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Fort Lauderdale Divorce Lawyer > Blog > Divorce > How A Parenting Coordinator Can Help Resolve Issues In Your Parenting Plan

How A Parenting Coordinator Can Help Resolve Issues In Your Parenting Plan


When parents are unmarried or go through a divorce, dealing with issues pertaining to children can be particularly contentious. Through the Florida court system, parenting and timesharing plans are developed which require both parties to put aside their differences and work together to ensure the best interests of their child are served.

Unfortunately, complying with the terms of a parenting plan is something that is often easier said than done. In cases where problems and disputes do arise, the court may appoint a parenting coordinator to help resolve those issues.

The Purpose of  Parenting Coordination

Under Section 61.125 of the Florida Statutes, parenting coordination provides alternate dispute resolution in the development of parenting plans and in child timesharing matters, with the needs of the child as the central focus. The coordinator is appointed by the court, and works impartially with both parents in regards to the following:

  • To identify issues that stand in the way of formulating or implementing the parenting plan;
  • To act as a mediator between the parents to help resolve misunderstandings;
  • To offer education on co-parenting, how to communicate effectively, and how timesharing arrangements should work;
  • To make recommendations that can help avoid the need to go back to court.

Parenting coordinators are limited in making decisions relating to their clients or the parenting plan, and their conversations with the parents and child are subject to confidentiality rules. At the same time, the coordinator may offer limited testimony or other evidence to the court, and is under an obligation to report any situations involving domestic violence, drug abuse, or any situation in which the child could be put in danger.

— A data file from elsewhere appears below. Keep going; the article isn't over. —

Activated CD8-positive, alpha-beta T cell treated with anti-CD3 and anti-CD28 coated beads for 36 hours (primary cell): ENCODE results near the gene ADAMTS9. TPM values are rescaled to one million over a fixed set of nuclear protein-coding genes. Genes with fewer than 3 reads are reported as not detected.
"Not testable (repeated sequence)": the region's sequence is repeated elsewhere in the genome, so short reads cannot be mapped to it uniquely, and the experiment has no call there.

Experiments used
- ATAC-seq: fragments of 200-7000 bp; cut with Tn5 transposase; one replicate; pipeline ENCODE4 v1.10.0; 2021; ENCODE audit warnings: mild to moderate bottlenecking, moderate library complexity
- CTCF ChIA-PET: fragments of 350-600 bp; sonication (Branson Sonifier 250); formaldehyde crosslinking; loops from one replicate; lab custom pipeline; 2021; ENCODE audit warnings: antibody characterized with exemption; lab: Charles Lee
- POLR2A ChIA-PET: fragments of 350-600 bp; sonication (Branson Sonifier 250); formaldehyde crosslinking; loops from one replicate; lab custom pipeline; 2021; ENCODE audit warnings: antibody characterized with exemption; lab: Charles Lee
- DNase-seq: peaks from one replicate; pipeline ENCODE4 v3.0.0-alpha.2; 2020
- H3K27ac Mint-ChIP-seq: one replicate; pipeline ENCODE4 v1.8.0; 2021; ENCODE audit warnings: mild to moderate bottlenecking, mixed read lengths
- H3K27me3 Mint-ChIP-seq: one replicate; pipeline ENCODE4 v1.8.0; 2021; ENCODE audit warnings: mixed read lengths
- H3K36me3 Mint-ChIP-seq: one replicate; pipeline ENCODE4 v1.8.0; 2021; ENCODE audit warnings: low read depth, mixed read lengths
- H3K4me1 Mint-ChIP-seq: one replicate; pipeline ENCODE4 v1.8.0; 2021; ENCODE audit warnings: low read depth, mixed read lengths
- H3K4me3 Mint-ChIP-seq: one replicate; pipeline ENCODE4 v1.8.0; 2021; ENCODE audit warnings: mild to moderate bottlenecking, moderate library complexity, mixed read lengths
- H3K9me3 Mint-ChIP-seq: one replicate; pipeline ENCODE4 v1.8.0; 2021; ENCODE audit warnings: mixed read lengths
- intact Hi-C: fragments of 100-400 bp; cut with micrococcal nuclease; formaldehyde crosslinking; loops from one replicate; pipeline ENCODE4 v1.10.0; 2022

What To Expect At Your Initial Session

Parenting coordination is conducted under specific rules and guidelines set out by the Florida courts. The Florida Bar Association advises that during your initial session, you can expect your coordinator to do the following:

  • Review the terms of the order of referral from the court;
  • Provide information about their role and the parenting coordination process;
  • Outline the extent to which each party is required to participate in the process;
  • Review the confidentiality terms under which sessions are conducted;
  • Outline the court’s role in the parenting coordination process, including each party’s right to seek court intervention;
  • Advise the parties of their right to seek legal representation;
  • Review all fees and costs associated with each session.

Our Office Can Help You Today

If you are involved in a parenting plan dispute or have been considering returning to court to enforce an existing order, parenting coordination may be an option. Contact the Vanessa L. Prieto Law Offices, LLC  today to find out how our experienced family law attorney and parental coordinator can help resolve issues with your former partner which impact both you and your child. We provide the trusted, professional service you need to help you avoid going back to court, potentially saving you both time and money.



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